Here’s what’s on your ballot

It’s just a few weeks before election day. In addition to the president, U.S. Senate, and one of 13 congressional seats, there will be a lot on your ballot.

Here are some highlights: The governor is the top elected official in the state, responsible for administering the budget, surveying incoming revenues, and making adjustments to expenditures as needed. He executes all laws and is commander-in-chief of the N.C. National Guard.

He can grant clemency, convene a special session of the General Assembly, and make appointments to boards and commissions. He has wide authority over agencies, their powers, functions, and duties. The governor has veto power.

The governor sets the compass for the direction of North Carolina. Who do you want to lead?

The governor works with nine Council of State members. All will be on the ballot. The races for lieutenant governor, attorney general, and state treasurer were featured in pre-election Hometown Debates sponsored in part by the North Carolina Institute of Political Leadership.

The lieutenant governor presides over the Senate but votes only in the event of a a tie. He has a unique role combining education and economic development, sitting on the State Board of Education, community college board, the state economic development board, and the Military Affairs Commission.

The lieutenant governor succeeds the governor if he is unable to serve. Think about that before you vote.

The attorney general supervises and directs the Department of Justice and must be “duly authorized to practice law in the courts of this state.” He defends the state in actions in the Court of Appeals and Supreme Court, and represents the state in any other civil or criminal matters.

He represents all state agencies and entities that are supported in whole or in part by the state, and must act within the Rules of Professional Conduct of the State Bar. The attorney general is the only Council of State officer who is required to devote his full time to the duties of his office. There is a constitutional and moral duty to defend the state’s laws and constitution regardless of personal feelings.

The state treasurer, as the CFO and official banker of North Carolina, manages the $81 billion state pension plan, oversees the state employee health plan, approves and advises local government financial decisions, and makes investments with state retirement, health, insurance, and pension funds.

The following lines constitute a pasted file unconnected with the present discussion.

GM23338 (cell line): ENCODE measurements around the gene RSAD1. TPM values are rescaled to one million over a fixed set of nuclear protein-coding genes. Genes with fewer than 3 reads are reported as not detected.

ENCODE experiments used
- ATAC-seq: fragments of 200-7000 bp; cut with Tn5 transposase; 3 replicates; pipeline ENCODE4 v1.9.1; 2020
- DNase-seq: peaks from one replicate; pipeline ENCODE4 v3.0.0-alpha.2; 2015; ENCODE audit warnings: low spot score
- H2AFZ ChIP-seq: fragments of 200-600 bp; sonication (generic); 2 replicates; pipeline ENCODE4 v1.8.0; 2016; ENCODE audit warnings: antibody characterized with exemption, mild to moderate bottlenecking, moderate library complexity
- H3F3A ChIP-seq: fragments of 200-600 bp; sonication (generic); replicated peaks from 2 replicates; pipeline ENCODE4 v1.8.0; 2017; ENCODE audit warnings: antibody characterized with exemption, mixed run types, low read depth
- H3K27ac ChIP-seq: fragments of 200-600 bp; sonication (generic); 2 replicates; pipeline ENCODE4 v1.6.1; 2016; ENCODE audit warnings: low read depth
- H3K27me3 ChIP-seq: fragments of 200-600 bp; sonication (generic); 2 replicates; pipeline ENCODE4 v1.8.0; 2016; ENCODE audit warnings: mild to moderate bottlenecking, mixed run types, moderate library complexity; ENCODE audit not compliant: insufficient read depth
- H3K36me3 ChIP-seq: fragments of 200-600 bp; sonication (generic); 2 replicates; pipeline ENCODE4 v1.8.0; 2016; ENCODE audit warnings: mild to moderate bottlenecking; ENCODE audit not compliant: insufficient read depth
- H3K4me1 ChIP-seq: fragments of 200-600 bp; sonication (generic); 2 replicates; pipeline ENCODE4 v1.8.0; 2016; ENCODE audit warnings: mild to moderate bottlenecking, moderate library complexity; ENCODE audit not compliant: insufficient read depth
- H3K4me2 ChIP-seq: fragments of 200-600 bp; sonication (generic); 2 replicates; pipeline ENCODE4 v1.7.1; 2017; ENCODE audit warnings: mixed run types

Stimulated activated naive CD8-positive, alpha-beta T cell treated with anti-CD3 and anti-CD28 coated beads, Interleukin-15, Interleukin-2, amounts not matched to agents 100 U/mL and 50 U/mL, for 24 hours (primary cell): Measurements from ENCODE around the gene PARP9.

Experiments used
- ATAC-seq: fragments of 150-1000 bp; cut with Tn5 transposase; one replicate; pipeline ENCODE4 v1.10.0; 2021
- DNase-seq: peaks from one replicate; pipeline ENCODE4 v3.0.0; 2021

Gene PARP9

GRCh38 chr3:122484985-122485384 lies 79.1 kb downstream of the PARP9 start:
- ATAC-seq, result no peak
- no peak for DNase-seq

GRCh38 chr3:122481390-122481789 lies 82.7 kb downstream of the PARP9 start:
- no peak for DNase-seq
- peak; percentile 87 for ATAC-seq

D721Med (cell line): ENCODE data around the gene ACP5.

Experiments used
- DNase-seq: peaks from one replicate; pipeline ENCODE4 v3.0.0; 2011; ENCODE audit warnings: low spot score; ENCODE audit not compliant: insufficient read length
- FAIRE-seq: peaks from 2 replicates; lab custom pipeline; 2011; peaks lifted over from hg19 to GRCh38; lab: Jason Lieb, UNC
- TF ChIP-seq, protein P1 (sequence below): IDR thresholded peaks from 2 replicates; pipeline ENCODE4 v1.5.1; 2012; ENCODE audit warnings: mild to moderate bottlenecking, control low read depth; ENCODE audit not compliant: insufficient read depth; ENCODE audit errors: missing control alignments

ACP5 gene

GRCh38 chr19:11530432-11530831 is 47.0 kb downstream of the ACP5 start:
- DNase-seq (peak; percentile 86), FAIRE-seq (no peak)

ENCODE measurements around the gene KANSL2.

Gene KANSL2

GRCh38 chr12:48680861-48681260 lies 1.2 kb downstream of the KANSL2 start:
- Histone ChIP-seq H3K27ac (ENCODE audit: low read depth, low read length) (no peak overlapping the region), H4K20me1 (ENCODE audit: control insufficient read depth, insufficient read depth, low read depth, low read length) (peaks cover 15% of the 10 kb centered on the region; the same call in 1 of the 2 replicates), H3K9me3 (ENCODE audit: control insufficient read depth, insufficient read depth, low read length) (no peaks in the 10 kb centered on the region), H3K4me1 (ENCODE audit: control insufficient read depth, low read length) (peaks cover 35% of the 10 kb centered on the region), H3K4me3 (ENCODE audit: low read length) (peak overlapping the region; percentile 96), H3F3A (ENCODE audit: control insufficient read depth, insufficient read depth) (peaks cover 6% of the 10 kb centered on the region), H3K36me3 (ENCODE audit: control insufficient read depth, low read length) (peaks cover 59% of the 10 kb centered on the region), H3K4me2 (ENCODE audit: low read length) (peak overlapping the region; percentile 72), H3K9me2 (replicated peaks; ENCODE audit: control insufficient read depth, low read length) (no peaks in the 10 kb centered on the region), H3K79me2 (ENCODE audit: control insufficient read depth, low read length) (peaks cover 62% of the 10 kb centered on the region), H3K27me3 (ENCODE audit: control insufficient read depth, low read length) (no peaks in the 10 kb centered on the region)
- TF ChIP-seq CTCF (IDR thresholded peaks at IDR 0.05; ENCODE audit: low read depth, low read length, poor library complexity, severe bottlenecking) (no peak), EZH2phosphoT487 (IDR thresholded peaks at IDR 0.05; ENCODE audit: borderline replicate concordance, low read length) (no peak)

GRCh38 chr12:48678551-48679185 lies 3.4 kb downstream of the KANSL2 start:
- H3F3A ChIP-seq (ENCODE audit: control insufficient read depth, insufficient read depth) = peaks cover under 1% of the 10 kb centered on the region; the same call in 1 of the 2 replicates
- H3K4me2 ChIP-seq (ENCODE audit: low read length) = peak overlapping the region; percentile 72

This person is responsible for the financial stability of the state treasury. This is no place for reckless decision makers or risk-takers.

All 170 General Assembly seats are on the ballot. These folks pass and amend laws — hundreds of them every year — that define the role of government and enhance or restrict freedoms that you and your family enjoy. Consider records carefully.

We’ll elect five Court of Appeals judges and one Supreme Court justice, in races that are officially nonpartisan. They will have the final word on some of the most important issues facing North Carolina — when it’s OK for government to take your property, if a photo ID is required for voting, if school choice should be available to everyone, and who should draw districts to ensure one man/one vote is upheld.

The jurists you choose should hold the same values and understanding of the constitution that you do.

Increasing debt and taxes will be on many ballots. Eleven localities, including Mecklenburg County, will consider bond referendums totaling more than $1.4 billion. (The NC Connect bond that passed a statewide vote in March was $2 billion.)

Sixteen counties, including Wake, will consider local tax increases. It’s your money.

Get informed, study your ballot, and vote like it matters. Because it does.

Becki Gray (@beckigray) is vice president for outreach at the John Locke Foundation.

Becki Gray is vice president for outreach at the John Locke Foundation.

Becki Gray is vice president for outreach at the John Locke Foundation.

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